• Content spanning multiple pages
  • Complex table structures
  • Multiple languages within a single document
  • Interactive forms and JavaScript
  • Links targeting structure elements

The PDF/UA Reference Suite is an excellent resource for everyone who is interested in achieving document compliance with ISO 14289 (PDF/UA), the way to maximize PDF accessibility for today’s users and those of the future.

Climbing the Matterhorn Protocol

The PDF Association, PDF/UA Competence Center recently published Climbing the Matterhorn: An introduction to the definitive algorithm for PDF/UA conformance

“This article is directed primarily at implementers, quality assurance (QA) and technical product managers interested in supporting accessibility in PDF. It describes the purpose and function of the Matterhorn Protocol, and explains how developers may use this document to address PDF/UA conformance in a systematic and reliable manner.”

The PDF/UA Competence Center focuses on developing a specification for accessible PDF, in particular ensuring conforming PDF files are accessible and usable to all, including those who use assistive technology.

Release of PAC2 makes PDF/UA compliance practical

On August 15, 2013, the Swiss foundation Zugang für Alle (Access for All) released the freeware program PAC2 (PDF Accessibility Checker version 2), the first – and for the time being only – automated validation tool to check PDF documents for accessibility in accordance with the Matterhorn Protocol.

With the availability of PAC2 along with the manual checks specified by the Matterhorn Protocol, it is now practical to test and remediate PDFs for PDF/UA compliance in addition to WCAG 2.0. It would be irresponsible to do otherwise!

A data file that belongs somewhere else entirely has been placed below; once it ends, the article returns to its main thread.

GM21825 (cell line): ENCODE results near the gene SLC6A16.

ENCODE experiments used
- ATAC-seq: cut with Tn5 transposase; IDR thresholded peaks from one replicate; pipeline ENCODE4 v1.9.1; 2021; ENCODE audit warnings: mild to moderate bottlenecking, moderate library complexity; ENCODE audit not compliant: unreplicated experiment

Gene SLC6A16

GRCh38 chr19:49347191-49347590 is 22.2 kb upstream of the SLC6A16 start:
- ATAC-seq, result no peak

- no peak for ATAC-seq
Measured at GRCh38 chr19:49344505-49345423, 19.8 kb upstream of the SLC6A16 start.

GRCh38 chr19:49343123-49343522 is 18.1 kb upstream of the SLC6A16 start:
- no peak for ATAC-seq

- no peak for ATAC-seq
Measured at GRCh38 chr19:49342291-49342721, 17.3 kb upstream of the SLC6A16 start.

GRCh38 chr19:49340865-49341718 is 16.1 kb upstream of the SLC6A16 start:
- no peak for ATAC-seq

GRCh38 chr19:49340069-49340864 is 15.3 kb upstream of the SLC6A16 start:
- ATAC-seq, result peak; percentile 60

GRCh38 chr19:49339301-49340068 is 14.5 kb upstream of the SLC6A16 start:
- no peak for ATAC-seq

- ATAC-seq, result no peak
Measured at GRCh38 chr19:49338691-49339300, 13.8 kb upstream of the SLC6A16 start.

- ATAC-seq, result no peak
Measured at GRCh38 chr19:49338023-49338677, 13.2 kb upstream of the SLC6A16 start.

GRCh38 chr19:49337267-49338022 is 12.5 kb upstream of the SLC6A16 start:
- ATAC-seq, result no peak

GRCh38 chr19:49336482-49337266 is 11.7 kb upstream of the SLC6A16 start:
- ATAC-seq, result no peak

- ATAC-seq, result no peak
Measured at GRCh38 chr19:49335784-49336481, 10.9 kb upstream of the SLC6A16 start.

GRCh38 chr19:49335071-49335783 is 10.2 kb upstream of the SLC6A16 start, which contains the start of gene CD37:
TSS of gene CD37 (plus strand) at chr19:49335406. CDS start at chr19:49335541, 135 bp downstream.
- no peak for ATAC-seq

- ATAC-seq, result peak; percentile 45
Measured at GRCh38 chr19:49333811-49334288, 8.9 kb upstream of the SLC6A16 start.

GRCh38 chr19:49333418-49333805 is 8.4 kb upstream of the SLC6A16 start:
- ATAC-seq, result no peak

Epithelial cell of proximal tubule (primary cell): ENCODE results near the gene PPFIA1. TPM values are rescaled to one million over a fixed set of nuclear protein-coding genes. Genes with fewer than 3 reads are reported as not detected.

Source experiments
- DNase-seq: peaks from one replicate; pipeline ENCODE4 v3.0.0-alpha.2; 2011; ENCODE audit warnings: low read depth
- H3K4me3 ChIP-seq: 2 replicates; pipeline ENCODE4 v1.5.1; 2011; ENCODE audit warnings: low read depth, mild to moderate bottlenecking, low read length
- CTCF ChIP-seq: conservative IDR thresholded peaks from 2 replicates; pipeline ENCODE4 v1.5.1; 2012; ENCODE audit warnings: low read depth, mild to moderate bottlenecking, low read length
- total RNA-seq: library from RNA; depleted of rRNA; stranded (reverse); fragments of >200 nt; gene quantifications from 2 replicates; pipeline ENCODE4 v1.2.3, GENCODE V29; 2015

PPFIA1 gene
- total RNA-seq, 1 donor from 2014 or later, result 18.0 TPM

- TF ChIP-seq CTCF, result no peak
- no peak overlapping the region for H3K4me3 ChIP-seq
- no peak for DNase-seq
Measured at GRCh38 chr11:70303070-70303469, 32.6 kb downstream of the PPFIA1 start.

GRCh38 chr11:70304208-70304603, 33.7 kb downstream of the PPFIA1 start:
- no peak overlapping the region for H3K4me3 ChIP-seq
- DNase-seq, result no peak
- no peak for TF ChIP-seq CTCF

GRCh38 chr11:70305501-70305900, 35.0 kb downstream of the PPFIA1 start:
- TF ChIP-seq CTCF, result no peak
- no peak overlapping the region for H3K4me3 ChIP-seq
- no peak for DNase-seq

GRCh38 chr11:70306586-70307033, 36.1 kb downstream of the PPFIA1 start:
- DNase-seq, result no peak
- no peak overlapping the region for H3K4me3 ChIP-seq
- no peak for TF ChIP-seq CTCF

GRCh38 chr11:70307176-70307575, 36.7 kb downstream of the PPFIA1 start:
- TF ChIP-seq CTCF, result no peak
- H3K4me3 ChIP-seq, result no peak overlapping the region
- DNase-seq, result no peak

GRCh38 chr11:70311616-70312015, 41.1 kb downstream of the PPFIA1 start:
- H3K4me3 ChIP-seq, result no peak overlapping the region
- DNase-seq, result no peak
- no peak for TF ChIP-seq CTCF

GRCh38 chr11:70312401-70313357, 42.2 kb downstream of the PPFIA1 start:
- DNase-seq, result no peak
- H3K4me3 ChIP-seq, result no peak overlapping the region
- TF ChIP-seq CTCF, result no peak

The Matterhorn Protocol establishes formal PDF/UA validation criteria

On August 4, 2013, the PDF Association issued the Matterhorn Protocol, establishing formal validation criteria for conformance with PDF/UA. The Matterhorn Protocol lists all the possible ways to fail the precise technical specifications provided in ISO standard 14289 (PDF Universal Accessibility):

  • 136 failure conditions
  • 89 can be determined by automated testing alone
  • Manual inspection and knowledgeable human judgment are essential for evaluating the remaining 47 conditions

The Matterhorn Protocol promotes adoption of PDF/UA by software developers and document remediators, bringing the substantial benefits of PDF/UA closer to reality.

PDF/UA raises the bar for high quality PDF accessibility

July 11, 2013: After eight years of effort, the International Organization for Standardization published ISO standard 14289-1, known as PDF/UA (Universal Accessibility). PDF/UA represents the definitive, worldwide standard for PDF accessibility.

PDF/UA offers the promise of empowering all users, including those who rely on assistive technology, to enjoy a reliable, high-quality reading experience.

The benefits of PDF/UA will extend beyond people with disabilities. With support for PDF/UA, reader software will be able to reliably reflow text onto small screens, provide powerful navigation options, transform text appearance, improve search engine functionality, aid in the selection and copying of text, and more.